Tayside and Central Scotland

Grangemouth operator Ineos begins fracking consultation

Grangemouth petrochemical plant Image copyright Getty Images
Image caption Ineos hopes fracking could help supply the Grangemouth petrochemical plant

Ineos, operator of the Grangemouth petrochemical plant, has started a community consultation process to try to win support for fracking.

The development of unconventional gas extraction has been halted by a Scottish government moratorium.

Ineos said it was unconcerned about the moratorium and a spokesman promised to drink "a lot of tea in a lot of village halls" to try to win the argument.

Shale gas extraction is opposed by environmental campaigners.

Friends of the Earth said Ineos had the budget for "a long and dirty fight", while community and campaign groups could only fight their corner "on a shoestring".

The first local consultation meeting has been scheduled for Denny, near Stirling, on 16 April.

Other towns in the first phase of meetings include Alloa, Falkirk, Kilsyth, Bishopbriggs and Cumbernauld.

Ineos has bought licences for shale gas exploration across 700 square miles (1,126 sq km) of land in central Scotland but the government moratorium has left a question mark over the future of the industry locally.

Ineos said its shale gas information programme would highlight both the issues and benefits of shale gas extraction as well as making the company available to answer questions about its plans for production in Scotland and elsewhere.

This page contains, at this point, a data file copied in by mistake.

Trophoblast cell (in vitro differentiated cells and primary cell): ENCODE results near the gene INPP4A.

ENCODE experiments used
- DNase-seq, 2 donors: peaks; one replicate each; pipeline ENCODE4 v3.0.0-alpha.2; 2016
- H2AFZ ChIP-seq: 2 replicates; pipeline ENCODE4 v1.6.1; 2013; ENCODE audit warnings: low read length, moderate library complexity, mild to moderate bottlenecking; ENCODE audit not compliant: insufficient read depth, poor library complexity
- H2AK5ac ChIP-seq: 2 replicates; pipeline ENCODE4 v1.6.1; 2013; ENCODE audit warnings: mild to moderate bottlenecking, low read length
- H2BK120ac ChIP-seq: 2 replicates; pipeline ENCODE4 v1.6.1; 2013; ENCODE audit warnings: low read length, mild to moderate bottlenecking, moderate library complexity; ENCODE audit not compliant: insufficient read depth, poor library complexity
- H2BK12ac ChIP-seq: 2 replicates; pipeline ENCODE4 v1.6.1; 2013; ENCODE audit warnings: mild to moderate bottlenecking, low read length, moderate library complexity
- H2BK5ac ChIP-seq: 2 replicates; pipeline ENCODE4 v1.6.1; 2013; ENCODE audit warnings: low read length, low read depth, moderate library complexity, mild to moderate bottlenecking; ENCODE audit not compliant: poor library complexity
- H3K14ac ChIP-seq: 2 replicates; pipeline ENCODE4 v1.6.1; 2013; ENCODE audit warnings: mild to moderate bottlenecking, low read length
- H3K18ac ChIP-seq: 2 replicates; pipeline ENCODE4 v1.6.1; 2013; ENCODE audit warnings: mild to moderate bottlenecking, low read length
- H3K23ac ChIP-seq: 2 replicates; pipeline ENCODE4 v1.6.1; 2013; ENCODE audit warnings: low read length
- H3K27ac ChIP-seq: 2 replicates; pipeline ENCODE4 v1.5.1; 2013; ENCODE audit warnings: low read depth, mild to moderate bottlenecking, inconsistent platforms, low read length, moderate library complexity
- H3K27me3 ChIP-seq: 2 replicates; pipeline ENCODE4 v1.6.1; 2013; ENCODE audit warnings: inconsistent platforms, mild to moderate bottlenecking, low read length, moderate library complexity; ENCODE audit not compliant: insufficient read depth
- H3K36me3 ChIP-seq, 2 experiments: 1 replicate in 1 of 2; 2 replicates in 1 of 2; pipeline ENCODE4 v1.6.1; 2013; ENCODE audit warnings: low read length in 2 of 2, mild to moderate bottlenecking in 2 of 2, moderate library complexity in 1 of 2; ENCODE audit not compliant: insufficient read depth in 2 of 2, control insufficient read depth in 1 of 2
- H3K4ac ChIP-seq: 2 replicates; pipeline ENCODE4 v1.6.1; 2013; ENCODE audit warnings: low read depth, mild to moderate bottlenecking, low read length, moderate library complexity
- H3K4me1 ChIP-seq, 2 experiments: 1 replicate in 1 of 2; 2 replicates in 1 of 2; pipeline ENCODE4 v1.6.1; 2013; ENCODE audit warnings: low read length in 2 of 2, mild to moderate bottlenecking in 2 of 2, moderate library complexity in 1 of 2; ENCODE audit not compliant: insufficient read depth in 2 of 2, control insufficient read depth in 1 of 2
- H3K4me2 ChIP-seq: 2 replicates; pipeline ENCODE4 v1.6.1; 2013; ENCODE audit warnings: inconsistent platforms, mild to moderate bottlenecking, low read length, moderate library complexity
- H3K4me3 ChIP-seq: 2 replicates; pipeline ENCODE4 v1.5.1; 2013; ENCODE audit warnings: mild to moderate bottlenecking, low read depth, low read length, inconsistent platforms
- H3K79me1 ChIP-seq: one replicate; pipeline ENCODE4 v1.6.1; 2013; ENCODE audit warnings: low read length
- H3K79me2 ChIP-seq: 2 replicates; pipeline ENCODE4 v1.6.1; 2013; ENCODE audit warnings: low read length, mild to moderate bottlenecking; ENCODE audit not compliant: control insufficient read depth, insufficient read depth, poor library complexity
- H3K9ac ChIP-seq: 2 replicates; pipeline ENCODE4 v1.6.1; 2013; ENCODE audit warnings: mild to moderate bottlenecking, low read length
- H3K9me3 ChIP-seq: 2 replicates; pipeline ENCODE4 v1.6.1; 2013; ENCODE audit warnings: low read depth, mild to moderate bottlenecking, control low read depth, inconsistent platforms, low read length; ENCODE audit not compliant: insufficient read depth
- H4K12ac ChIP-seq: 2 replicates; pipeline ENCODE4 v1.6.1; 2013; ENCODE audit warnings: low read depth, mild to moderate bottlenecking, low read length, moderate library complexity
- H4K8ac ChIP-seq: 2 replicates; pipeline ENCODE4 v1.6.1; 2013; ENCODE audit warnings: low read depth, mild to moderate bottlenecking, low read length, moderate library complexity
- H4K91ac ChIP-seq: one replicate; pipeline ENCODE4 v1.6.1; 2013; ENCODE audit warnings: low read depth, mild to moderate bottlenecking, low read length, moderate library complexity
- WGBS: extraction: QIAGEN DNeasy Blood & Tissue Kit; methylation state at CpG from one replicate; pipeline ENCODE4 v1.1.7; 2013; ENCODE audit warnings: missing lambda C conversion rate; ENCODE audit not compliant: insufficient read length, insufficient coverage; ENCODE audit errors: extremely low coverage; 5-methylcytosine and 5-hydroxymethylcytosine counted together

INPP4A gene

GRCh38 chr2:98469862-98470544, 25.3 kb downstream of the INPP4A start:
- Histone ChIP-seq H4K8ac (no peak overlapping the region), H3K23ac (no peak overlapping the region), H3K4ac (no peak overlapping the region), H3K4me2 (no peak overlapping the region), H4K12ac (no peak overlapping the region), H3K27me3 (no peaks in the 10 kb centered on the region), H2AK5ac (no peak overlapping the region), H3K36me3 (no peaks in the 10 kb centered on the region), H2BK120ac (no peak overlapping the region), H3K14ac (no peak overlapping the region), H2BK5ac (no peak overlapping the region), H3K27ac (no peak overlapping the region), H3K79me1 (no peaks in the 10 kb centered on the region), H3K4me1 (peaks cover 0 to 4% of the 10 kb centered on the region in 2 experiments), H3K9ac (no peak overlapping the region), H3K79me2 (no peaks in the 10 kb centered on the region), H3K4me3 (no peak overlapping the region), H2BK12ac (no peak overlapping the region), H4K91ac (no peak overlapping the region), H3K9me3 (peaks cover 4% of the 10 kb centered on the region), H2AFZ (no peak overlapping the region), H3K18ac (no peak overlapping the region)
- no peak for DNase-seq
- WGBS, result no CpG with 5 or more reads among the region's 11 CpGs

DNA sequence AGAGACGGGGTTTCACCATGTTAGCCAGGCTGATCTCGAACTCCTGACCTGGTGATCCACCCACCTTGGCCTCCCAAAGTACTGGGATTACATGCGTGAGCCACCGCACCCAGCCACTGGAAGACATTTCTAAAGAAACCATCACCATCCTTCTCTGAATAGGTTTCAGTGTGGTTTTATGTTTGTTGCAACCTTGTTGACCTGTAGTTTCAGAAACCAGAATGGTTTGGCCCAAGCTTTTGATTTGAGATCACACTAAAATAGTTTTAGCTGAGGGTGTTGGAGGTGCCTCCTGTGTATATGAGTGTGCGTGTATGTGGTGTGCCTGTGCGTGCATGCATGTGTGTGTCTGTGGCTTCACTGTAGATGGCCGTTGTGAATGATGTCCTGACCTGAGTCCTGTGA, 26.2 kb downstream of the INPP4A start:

Ineos Upstream CEO Gary Haywood said: "The Scottish government wants the public to be fully informed about shale gas production and we are determined to help.

"We are launching Scotland's biggest shale gas information programme to make sure that local communities get a chance to hear the facts rather than the myths about shale gas."

The company said as many meetings as possible would be led by its director Tom Pickering.

A number of campaign groups oppose fracking.

Mary Church, head of campaigns for Friends of the Earth Scotland, said: "Fracking is a dangerous, dirty industry and all the money in the world can't hide that.

"No amount of slick roadshows are going to allay the concerns of communities who have heard about the reality of the impacts of this industry in the USA and Australia. No amount of PR spin can hide the climate change impact of exploiting shale gas.

"Scottish communities have been fighting the unconventional gas industry for years, and are already very well informed. It's no surprise that Ineos are resorting to spin-doctors and glossy videos to try and lovebomb Scottish communities into stop worrying and learn to love fracking."

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